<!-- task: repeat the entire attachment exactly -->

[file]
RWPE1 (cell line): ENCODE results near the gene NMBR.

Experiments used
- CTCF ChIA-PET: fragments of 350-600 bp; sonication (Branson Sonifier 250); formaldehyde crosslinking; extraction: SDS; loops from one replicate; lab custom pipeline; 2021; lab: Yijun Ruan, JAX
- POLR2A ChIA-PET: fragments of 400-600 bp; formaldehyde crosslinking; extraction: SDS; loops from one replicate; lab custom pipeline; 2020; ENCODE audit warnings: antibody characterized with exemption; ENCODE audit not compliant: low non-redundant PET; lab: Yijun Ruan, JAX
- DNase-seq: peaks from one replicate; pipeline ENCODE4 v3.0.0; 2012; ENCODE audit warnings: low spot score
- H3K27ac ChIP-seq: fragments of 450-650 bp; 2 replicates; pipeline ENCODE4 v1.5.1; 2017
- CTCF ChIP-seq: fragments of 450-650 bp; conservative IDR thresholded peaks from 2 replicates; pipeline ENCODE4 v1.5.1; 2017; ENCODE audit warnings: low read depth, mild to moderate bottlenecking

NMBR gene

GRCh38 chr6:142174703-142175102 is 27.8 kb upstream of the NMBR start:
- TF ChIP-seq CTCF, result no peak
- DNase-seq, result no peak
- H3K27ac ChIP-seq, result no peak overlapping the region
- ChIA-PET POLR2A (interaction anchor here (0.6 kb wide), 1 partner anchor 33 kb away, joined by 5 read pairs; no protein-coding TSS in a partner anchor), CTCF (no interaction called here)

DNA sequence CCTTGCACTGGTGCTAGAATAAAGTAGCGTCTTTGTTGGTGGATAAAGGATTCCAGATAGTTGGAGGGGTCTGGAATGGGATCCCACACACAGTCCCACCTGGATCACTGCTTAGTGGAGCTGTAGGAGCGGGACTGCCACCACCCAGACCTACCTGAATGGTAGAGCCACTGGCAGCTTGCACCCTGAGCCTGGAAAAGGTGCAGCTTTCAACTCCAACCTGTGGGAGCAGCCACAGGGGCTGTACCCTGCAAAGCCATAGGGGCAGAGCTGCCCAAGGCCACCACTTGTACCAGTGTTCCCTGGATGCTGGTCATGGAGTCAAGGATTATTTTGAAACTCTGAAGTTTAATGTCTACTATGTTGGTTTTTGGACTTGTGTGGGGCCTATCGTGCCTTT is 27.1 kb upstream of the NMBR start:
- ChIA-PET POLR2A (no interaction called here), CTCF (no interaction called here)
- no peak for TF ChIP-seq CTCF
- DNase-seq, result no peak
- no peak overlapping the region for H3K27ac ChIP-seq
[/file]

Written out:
RWPE1 (cell line): ENCODE results near the gene NMBR.

Experiments used
- CTCF ChIA-PET: fragments of 350-600 bp; sonication (Branson Sonifier 250); formaldehyde crosslinking; extraction: SDS; loops from one replicate; lab custom pipeline; 2021; lab: Yijun Ruan, JAX
- POLR2A ChIA-PET: fragments of 400-600 bp; formaldehyde crosslinking; extraction: SDS; loops from one replicate; lab custom pipeline; 2020; ENCODE audit warnings: antibody characterized with exemption; ENCODE audit not compliant: low non-redundant PET; lab: Yijun Ruan, JAX
- DNase-seq: peaks from one replicate; pipeline ENCODE4 v3.0.0; 2012; ENCODE audit warnings: low spot score
- H3K27ac ChIP-seq: fragments of 450-650 bp; 2 replicates; pipeline ENCODE4 v1.5.1; 2017
- CTCF ChIP-seq: fragments of 450-650 bp; conservative IDR thresholded peaks from 2 replicates; pipeline ENCODE4 v1.5.1; 2017; ENCODE audit warnings: low read depth, mild to moderate bottlenecking

NMBR gene

GRCh38 chr6:142174703-142175102 is 27.8 kb upstream of the NMBR start:
- TF ChIP-seq CTCF, result no peak
- DNase-seq, result no peak
- H3K27ac ChIP-seq, result no peak overlapping the region
- ChIA-PET POLR2A (interaction anchor here (0.6 kb wide), 1 partner anchor 33 kb away, joined by 5 read pairs; no protein-coding TSS in a partner anchor), CTCF (no interaction called here)

DNA sequence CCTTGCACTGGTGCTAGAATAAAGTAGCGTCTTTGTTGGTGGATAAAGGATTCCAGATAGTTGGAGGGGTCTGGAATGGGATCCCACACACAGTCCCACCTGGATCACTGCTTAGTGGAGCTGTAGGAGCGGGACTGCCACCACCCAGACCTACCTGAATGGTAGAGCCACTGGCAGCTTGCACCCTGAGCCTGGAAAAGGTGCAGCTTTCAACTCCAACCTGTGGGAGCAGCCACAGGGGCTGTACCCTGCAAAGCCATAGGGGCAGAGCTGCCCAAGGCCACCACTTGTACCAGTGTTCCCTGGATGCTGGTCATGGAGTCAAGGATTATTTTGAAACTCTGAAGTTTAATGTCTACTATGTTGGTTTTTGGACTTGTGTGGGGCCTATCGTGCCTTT is 27.1 kb upstream of the NMBR start:
- ChIA-PET POLR2A (no interaction called here), CTCF (no interaction called here)
- no peak for TF ChIP-seq CTCF
- DNase-seq, result no peak
- no peak overlapping the region for H3K27ac ChIP-seq